the New York Times The editorial board wrote in a New Years editorial that former President Donald Trump’s move poses an “existential threat” to the future of the United States.
âIn short, the Republic faces an existential threat from a movement that openly despises democracy and has shown that it is ready to use violence to achieve its ends. No independent company can survive such a threat by denying its existence, “wrote the board of directors of the prominent newspaper.
Trump and his Republican allies continue to claim that the 2020 election was “rigged” or “stolen” to install President Joe Biden in the White House. The conspiracy theory has been systematically discredited and debunked by leading electoral experts, and no evidence has emerged to support the claim. Nonetheless, disinformation is viewed as factual by the majority of conservative voters, according to numerous polls.
On January 6, 2020, hundreds of Trump supporters violently stormed the United States Capitol with the apparent aim of preventing formal certification of victory by Biden’s Electoral College. The rioters were largely fueled by Trump’s false claims of widespread fraud in the last presidential election, leading the attack after urging them at a nearby rally to come to Capitol Hill and “stand by. beat like a devil â.
Although hundreds of Trump supporters have been arrested and prosecuted for their actions, the former president has repeatedly defended the events of that day as “a protest.” Trump and prominent Conservative allies, such as MyPillow founder Mike Lindell and former White House strategist Steve Bannon continue to promote the so-called “big lie” that the election was stolen. Conspiracy theory has led GOP lawmakers in state legislatures across the country to propose and push through electoral reforms that critics say could make it easier to overturn the will of voters in the future.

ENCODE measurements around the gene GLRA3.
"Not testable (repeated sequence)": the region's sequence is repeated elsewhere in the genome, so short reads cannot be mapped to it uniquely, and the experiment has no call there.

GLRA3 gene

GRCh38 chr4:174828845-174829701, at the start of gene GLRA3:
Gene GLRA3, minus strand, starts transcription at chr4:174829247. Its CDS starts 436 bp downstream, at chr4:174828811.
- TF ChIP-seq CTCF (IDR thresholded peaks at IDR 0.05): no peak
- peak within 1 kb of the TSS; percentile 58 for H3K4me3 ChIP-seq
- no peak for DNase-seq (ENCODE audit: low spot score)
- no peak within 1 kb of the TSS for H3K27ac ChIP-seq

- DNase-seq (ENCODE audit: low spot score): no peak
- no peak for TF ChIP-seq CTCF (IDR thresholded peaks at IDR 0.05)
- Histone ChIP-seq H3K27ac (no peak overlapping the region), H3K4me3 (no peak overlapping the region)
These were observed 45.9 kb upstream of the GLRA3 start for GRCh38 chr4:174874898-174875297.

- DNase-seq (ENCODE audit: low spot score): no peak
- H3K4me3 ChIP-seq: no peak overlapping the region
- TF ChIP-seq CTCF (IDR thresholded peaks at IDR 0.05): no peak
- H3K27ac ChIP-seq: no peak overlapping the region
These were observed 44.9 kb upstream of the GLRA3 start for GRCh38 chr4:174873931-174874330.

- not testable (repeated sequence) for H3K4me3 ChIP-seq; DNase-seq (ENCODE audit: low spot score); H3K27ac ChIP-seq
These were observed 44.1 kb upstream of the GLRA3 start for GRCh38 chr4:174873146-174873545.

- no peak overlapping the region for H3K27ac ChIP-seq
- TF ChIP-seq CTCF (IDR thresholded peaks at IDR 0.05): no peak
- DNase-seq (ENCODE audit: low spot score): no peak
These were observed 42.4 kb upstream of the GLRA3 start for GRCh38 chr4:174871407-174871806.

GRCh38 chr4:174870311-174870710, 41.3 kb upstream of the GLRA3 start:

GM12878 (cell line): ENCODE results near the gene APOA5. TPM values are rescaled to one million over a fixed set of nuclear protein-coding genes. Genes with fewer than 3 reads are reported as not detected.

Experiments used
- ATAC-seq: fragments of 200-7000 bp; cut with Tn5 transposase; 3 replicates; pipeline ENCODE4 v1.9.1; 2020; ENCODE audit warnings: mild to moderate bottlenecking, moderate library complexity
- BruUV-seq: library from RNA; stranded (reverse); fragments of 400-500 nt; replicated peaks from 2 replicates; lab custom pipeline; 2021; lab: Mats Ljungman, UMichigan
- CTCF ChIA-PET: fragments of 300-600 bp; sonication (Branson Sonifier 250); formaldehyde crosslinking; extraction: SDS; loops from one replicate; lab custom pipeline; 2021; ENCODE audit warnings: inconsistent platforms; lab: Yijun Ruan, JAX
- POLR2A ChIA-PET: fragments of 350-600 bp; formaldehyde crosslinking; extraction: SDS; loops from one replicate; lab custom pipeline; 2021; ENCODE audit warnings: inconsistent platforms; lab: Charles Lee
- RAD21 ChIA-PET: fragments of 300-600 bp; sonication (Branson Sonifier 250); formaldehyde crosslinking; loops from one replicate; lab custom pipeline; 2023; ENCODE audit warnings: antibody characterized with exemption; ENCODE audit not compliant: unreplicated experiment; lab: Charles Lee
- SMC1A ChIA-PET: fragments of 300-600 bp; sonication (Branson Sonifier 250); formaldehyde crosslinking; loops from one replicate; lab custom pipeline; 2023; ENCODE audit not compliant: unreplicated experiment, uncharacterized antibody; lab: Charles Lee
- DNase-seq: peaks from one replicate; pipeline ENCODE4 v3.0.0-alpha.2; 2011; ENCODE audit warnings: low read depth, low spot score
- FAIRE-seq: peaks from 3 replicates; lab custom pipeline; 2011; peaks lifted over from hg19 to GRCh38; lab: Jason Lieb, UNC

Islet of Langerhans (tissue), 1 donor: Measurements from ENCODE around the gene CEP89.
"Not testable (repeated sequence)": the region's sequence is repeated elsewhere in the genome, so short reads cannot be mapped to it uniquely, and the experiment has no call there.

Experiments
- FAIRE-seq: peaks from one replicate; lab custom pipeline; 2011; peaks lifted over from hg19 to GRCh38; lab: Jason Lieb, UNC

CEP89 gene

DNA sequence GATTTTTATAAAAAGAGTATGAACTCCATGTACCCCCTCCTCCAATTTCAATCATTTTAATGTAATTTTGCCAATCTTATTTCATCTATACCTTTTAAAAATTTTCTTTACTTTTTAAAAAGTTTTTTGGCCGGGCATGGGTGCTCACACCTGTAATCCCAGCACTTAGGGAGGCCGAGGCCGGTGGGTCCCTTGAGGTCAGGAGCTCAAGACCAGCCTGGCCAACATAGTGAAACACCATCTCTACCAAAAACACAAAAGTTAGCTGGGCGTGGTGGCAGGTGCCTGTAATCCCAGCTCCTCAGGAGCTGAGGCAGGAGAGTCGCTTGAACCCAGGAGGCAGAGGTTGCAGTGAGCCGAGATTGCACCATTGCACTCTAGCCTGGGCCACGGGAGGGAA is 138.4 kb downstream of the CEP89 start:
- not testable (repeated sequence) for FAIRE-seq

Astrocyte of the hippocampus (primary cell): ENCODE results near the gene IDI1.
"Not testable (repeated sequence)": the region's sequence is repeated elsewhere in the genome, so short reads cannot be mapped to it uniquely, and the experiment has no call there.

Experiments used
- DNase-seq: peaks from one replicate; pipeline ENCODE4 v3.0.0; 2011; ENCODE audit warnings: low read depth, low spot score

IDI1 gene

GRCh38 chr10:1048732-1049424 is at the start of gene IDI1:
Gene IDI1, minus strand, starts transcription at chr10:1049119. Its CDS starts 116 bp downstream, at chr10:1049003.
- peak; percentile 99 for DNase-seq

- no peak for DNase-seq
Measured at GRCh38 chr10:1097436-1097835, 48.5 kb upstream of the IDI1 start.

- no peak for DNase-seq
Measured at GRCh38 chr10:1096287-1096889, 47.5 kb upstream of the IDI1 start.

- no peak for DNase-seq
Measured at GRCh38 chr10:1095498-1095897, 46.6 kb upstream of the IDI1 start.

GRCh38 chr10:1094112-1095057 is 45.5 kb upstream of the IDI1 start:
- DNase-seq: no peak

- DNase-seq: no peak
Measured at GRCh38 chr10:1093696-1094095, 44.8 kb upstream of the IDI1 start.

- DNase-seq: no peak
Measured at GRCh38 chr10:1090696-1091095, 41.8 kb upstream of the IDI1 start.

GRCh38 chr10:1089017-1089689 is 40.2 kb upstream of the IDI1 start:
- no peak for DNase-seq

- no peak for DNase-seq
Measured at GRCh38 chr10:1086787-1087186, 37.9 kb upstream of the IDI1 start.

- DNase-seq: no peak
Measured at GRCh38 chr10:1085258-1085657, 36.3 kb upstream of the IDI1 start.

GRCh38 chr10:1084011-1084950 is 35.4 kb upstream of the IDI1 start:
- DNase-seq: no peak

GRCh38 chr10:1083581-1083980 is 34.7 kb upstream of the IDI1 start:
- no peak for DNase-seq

“A healthy and functioning political party faces its electoral losses by assessing what went wrong and redoubling its efforts to attract more voters next time,” he added. New York Times play continued.
âThe Republican Party, like authoritarian movements around the world, has recently shown itself incapable of doing this. Rhetoric from party leaders suggests that they view it as the only legitimate government power and thus portray someone else’s victory as the result of fraud. the fundamental lie that spurred the Jan. 6 attack, that Joe Biden did not win the election, âthe editorial board wrote.
A December poll by YouGov for the University of Massachusetts Amherst found that only 21 percent of Republicans believe Biden legitimately “probably” or “definitely” won the 2020 election. Meanwhile, nearly half ( 46%) said Biden’s victory was “certainly not legitimate”, while 25% said it was “probably not legitimate”.
Survey data released by CNN in September revealed that nearly 60% of GOP voters believe it is “important” as part of their political identity to agree with the false claim that Trump won in 2020. Another poll conducted last year by the University of Suffolk and USA today found that nearly 70% of Republicans did not view Biden as the rightfully elected president.
the New York Times The Editorial Board warned that the disbelief of Trump and his supporters in the country’s democratic process should not be underestimated.
“Countless times over the past six years, up to and including the events of January 6, Mr. Trump and his allies have openly projected their intention to do something scandalous, illegal or destructive,” wrote the drafting committee. âEach time, the common response was that they weren’t serious or never would. How many times do we have to go wrong before we take it seriously? democracy which is in great danger. “
Several prominent Republican lawmakers rebuffed Trump’s claims, but most of them received a significant backlash from other GOP members. The former president backed the main challengers against many Republicans who defended the integrity of the 2020 election results, and a number of anti-Trump Republicans in Congress have chosen to retire or not to stand for re-election.